In the years that followed, I experienced an array of attitudes that othered me, both inadvertently and intentionally. Most people didn’t intend any harm; they were just ignorant. Other times, they did. Colorism became a problem I had to deal with, too. As a light-skinned person, some blacks picked on me and presumed to know how I identified based on how I looked. I can chuckle about the term “high yellow” now; back then, it was deeply insulting.
Long story short? I hated my appearance. Not because I thought I was ugly or something; it was just that I stood out, and that got old real quick.
As I became an adult, the desire to blend in—and the slow realization that I never really would— morphed into apathy about my appearance and especially my skin and hair, the two things that most notably marked me as different. I refused to wear foundation because I didn’t even want to think about what color I was. I hardly washed my face, because who cared what my skin looked like? My skin was the problem! I’d be damned before I’d deem it worthy of my care and attention.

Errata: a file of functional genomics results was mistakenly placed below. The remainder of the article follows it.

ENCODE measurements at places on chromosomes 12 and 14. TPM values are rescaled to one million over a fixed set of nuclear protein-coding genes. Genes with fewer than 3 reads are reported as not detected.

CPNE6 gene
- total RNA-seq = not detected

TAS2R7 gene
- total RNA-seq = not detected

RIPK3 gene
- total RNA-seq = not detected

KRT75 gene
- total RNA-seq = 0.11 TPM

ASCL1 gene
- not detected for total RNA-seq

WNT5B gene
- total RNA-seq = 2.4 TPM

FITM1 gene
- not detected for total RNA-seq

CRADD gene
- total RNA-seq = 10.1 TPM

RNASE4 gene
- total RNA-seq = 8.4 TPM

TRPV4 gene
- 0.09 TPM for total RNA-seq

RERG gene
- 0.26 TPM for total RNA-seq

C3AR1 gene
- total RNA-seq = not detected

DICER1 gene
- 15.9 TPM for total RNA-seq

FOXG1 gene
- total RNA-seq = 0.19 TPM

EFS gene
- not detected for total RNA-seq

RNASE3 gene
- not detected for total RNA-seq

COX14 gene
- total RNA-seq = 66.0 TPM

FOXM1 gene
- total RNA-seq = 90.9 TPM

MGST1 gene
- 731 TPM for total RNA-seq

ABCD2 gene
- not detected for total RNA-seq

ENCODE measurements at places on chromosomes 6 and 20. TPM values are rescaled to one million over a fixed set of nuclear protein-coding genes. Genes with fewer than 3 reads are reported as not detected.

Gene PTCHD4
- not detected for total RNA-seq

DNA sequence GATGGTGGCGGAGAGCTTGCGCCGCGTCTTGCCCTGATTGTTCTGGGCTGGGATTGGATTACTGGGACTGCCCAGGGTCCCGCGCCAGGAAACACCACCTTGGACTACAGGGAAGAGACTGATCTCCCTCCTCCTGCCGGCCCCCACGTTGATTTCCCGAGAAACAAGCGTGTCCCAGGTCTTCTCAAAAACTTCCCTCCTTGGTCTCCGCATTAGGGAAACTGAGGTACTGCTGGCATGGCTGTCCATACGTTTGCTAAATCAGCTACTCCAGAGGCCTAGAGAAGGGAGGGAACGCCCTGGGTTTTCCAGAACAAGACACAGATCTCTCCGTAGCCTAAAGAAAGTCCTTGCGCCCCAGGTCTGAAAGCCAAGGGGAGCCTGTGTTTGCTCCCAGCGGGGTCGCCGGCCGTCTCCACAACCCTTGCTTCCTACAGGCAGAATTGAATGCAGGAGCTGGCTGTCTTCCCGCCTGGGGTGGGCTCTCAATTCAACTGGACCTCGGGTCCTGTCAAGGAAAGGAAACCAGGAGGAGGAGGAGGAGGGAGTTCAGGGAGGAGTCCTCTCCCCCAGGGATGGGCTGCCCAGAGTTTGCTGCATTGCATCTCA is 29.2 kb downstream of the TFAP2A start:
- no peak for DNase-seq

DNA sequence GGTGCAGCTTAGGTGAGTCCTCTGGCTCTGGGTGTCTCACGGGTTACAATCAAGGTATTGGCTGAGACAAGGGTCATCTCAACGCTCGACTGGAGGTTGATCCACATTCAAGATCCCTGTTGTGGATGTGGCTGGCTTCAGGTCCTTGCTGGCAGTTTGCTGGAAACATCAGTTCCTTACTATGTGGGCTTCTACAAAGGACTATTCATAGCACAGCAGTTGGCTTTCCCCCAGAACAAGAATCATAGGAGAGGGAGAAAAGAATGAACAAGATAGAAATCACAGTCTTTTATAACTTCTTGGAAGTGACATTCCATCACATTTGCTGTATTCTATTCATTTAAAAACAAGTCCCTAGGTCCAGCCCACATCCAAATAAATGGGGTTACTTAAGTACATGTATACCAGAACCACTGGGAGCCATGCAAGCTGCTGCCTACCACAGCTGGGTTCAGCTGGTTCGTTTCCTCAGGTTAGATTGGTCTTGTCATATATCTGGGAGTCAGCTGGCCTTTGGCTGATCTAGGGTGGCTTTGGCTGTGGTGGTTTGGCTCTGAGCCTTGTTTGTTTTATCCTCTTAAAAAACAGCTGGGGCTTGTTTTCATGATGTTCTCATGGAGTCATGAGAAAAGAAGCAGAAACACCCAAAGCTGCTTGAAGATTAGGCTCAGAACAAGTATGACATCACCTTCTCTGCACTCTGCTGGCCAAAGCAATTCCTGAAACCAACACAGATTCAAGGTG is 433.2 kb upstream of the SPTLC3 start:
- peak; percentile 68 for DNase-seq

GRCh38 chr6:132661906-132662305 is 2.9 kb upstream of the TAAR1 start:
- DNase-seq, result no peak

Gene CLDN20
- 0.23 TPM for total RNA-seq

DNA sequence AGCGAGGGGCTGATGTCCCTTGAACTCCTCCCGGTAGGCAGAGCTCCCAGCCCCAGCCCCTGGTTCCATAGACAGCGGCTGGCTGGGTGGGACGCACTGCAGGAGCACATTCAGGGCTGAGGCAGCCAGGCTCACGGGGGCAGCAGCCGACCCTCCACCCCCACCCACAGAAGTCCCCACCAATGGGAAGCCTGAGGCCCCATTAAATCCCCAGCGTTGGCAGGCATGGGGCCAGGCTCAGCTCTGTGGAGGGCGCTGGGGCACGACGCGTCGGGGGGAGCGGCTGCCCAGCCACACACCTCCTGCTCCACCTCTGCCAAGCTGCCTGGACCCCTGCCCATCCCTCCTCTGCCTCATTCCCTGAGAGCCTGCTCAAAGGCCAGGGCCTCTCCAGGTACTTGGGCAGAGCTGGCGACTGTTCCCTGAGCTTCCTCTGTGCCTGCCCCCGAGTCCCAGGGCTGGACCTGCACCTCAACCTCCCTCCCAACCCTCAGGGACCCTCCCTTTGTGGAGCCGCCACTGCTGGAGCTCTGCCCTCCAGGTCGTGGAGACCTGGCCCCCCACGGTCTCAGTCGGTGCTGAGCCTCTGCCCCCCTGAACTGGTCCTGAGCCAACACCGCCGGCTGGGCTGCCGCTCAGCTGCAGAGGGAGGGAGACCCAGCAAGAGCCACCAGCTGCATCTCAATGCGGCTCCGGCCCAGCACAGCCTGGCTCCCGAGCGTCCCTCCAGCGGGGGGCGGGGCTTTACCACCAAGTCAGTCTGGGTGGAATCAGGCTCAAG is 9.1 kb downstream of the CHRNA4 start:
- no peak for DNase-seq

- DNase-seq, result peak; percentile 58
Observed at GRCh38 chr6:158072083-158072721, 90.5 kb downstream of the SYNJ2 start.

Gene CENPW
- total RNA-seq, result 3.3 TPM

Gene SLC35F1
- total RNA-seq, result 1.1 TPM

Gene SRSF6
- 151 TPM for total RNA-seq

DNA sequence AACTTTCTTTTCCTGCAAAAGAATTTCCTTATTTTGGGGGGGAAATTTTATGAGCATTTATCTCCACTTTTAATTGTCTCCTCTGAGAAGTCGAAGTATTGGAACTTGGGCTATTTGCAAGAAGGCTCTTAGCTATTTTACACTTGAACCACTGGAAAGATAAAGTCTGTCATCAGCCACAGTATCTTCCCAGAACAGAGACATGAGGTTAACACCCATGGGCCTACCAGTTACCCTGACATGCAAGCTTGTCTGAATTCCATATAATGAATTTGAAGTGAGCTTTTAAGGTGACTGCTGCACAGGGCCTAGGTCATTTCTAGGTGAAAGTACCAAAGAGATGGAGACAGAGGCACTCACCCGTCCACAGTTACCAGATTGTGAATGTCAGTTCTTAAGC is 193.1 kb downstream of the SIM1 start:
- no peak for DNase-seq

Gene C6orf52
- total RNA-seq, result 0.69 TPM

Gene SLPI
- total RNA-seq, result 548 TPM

Let Me Love You
Children turn into teenagers who turn into young adults who then have their own children. And it was my own child who, when she was 17 and I was 38, turned me on to skincare. It was something I got into not for my own sake and not because I cared about my skin, but because it was her hobby and I have always fostered possible shared interests among my family. And so I bought the Korean cleanser. And I bought the gentle emulsion. And I tried the sheet mask.